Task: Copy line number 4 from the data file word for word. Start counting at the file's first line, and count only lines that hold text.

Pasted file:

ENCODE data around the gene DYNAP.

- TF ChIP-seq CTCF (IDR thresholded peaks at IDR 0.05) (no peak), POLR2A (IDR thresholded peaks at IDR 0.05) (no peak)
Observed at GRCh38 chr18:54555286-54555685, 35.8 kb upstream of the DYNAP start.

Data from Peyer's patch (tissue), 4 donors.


Data from Peyer's patch (tissue), 4 donors.